Why do cats lick you? In this fun guide, Caitlin Riffee takes a look at why kittens lick, what they lick and what it all means!
Have you ever wondered, “Why does my kitten lick me”?
Kittens and adult cats alike lick themselves and other cats, but the reason why they lick their owner may be a bit of a mystery.
In this article, we will discuss the possible reasons why your cat or kitten licks you, their four-legged companions, and even lick household items.
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Why do cats lick each other?
Before we can answer the question about why our feline friends lick their human companions, we have to first understand the reason why cats lick each other.
If you have multiple cats in your household, then you might find two or several of them in the midst of a grooming session from time to time. This mutual licking of each other’s fur is referred to as “allogrooming”.
Allogrooming typically involves cats who have befriended one another taking turns licking each other’s head and neck area.
Consequently, when a human scratches behind their cat’s ears, under its chin, or along its cheeks, a cat may perceive what we simply view as “petting” as their owner “grooming” them in a way that another cat would.
This may also help explain why your kitty may not particularly enjoy his or her belly rubbed, since this is not typically a place that one of their kitty friends would groom for them.
Why do cats lick you?
So, why do cats lick you?
Because cats enjoy grooming each other when they are amongst friends, it’s generally thought that cats lick their owners because they show affection through mutual activity, such as grooming.
Although it may seem like it at times, cats do not express emotions in the same way that we do. When we express affection to someone we love, we give them hugs and kisses.
When your cat licks you, you might think they are “kissing” you, when really, they are showing their affection by “grooming” you.
Why does my cat lick my face?
If your cat licks your face, you might be concerned that you’ve left a mess after lunch. But don’t worry.
If your cat is licking you, it doesn’t mean that you are dirty by any means; it’s a way for your cat to show that they accept you into their colony, or their circle of familiar (and favored) mates.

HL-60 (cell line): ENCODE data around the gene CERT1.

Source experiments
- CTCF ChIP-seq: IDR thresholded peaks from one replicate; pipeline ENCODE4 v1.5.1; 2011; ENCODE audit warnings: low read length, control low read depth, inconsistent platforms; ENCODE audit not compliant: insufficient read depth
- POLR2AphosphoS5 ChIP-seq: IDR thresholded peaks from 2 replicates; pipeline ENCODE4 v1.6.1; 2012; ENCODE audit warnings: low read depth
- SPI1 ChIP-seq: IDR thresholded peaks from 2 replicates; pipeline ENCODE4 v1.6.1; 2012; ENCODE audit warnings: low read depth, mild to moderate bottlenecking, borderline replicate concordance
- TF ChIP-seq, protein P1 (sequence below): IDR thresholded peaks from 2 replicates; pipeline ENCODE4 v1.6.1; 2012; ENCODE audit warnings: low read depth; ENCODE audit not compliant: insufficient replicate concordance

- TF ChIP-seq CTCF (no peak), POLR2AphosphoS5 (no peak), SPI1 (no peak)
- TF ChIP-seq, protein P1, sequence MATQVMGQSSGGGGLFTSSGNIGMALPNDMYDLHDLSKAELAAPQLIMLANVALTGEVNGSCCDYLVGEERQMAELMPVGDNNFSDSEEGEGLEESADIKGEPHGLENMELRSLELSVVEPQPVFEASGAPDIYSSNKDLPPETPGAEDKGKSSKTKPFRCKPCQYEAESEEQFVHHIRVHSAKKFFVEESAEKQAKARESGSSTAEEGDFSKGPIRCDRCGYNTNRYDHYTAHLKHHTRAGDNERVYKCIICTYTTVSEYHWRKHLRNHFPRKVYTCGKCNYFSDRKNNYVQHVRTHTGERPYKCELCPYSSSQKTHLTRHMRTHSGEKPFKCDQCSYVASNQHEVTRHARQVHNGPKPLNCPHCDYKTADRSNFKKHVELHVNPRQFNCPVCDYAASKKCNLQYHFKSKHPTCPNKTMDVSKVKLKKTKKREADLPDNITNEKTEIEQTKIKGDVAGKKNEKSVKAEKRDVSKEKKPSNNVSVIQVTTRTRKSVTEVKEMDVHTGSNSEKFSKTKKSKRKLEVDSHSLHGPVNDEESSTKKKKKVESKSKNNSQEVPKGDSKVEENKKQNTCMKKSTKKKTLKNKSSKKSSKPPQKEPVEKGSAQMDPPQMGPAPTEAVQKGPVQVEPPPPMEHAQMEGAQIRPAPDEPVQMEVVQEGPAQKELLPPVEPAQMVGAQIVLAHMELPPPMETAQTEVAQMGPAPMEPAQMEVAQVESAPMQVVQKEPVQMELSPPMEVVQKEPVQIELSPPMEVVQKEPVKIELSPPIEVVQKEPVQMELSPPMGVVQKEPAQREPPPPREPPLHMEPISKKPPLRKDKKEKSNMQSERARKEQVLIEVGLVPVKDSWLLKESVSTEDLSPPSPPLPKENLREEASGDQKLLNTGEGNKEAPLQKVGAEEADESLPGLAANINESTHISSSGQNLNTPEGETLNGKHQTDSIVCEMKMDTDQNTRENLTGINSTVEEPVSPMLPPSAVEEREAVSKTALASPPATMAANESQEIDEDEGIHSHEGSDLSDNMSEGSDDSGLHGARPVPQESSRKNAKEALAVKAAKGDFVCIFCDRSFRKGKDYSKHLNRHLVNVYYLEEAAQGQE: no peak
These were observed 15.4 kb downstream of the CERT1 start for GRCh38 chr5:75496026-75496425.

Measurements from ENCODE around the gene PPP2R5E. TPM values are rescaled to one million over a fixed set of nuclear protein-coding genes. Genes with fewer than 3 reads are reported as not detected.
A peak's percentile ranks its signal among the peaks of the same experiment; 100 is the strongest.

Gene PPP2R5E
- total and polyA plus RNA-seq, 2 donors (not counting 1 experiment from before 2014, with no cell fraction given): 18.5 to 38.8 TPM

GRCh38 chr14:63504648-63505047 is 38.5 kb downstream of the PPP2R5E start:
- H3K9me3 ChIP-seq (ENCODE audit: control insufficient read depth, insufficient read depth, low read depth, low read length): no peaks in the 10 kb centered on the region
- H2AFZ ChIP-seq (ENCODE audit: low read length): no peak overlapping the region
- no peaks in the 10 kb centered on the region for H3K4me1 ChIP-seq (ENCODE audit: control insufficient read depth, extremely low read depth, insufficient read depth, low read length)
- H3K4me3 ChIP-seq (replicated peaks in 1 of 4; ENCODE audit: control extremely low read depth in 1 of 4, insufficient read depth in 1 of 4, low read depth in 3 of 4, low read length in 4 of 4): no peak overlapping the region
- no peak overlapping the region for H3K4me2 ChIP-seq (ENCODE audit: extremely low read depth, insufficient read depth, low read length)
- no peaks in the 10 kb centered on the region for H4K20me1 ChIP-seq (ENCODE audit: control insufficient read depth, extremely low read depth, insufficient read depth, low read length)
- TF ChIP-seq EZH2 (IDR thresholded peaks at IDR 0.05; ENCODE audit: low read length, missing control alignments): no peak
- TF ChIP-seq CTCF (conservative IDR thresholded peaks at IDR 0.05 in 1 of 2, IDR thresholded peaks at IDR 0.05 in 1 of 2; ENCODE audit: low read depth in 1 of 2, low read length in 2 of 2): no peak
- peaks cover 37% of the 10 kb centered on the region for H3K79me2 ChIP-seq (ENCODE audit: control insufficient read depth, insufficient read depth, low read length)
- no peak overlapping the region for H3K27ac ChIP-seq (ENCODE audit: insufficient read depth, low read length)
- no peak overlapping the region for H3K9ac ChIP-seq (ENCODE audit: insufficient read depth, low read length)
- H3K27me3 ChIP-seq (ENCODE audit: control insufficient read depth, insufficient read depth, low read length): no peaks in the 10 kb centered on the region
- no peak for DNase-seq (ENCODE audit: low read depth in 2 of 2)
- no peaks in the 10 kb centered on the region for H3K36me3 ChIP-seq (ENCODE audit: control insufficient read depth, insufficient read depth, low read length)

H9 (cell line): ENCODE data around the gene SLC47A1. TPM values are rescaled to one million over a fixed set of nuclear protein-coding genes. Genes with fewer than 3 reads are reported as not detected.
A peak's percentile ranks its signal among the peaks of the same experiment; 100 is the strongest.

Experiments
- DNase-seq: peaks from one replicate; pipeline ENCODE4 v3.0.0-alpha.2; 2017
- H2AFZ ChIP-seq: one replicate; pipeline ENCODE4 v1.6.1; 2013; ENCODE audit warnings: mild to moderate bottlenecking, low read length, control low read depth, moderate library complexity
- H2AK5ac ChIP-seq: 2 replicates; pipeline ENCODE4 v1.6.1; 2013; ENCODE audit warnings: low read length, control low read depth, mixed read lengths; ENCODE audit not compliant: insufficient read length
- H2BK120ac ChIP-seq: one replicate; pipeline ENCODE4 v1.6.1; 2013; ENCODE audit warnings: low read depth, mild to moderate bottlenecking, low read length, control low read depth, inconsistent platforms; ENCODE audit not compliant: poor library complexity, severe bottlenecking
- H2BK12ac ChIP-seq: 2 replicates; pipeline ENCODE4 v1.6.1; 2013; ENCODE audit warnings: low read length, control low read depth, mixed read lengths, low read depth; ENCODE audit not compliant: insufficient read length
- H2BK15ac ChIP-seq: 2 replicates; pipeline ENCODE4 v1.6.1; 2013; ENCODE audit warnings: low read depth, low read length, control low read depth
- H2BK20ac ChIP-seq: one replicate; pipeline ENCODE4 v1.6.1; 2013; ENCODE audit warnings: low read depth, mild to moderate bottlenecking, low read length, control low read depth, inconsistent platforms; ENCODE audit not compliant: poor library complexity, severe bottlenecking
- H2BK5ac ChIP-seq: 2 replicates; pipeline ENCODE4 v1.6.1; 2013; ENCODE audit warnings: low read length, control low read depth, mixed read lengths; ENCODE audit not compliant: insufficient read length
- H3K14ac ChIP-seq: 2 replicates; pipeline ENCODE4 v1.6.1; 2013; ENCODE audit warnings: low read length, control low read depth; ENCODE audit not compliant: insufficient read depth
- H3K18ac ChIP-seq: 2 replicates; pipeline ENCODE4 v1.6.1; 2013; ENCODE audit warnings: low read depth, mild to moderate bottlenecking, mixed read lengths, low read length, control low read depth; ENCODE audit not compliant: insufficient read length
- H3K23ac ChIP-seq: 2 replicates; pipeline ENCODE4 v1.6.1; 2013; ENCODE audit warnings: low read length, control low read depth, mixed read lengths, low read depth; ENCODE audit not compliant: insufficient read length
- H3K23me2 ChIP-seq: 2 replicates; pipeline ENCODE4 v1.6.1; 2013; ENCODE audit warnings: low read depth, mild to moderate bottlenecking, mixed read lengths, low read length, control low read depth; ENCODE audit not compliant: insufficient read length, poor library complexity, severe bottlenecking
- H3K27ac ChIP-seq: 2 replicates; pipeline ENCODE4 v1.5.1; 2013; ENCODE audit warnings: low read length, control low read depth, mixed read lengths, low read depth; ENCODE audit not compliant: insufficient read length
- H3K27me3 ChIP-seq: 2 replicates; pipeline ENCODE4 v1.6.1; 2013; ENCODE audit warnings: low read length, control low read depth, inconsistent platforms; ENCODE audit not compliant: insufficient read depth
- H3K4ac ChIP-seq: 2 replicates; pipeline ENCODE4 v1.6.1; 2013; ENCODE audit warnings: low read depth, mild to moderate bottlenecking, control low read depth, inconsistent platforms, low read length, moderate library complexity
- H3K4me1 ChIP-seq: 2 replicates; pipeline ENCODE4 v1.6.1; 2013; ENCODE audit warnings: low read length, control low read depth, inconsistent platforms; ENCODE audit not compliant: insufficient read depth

Why does my cat lick my hands?
The same is true of cat licking feet or hands.
They probably aren’t trying to give you a subtle message about your hygiene, or lick off food particles, they are just sharing the love!
Why does my cat lick my nose?
Do you like to rub your head against your cat when they are being affectionate, but end up getting a wet nose in the process?
Why does my cat lick my hair?
If your hair is long and falls towards your cat when you are petting him, it could well end up being the target of his licking.
You may also notice that your cat licks you after you’ve been petting or brushing them – this is your kitty returning the favor!
Why does my kitten lick me?
While we mentioned above that cats don’t necessarily show love to their human by licking them, kittens may lick you in an attempt to show you love in the same way that their mother did.
Mother cats, also known as “queens”, lick and groom their kittens for more reasons than to simply keep the kittens and their nest clean.
When a queen licks her kittens, she can bathe them and accomplish other things, such as rousing them for nursing, stimulating them to relieve themselves, learning their sent, and generally bonding with them.
So, if your kitten seems to always be licking you, then they may be attempting to bond with you!
Why do cats lick plastic?
If you’ve ever caught your cat licking or attempting to chew on a plastic bag, shower curtain, or any other household plastic object, you are not alone.
But why do cats lick plastic?
Some cats enjoy certain textures, so licking or sucking on a smooth piece of plastic or even metal may be enjoyable for your kitty, but certainly not for your nerves! However, some cats compulsively lick or suck on items as a form of obsessive compulsive disorder (OCD).
Cat licking, sucking, chewing, or even eating of plastic as an anxious behavior is thought to be similar to the act of “wool sucking”.
Wool sucking is a behavior where a kitten or adult cat sucks or chews on a blanket or other soft material in a manner similar to nursing.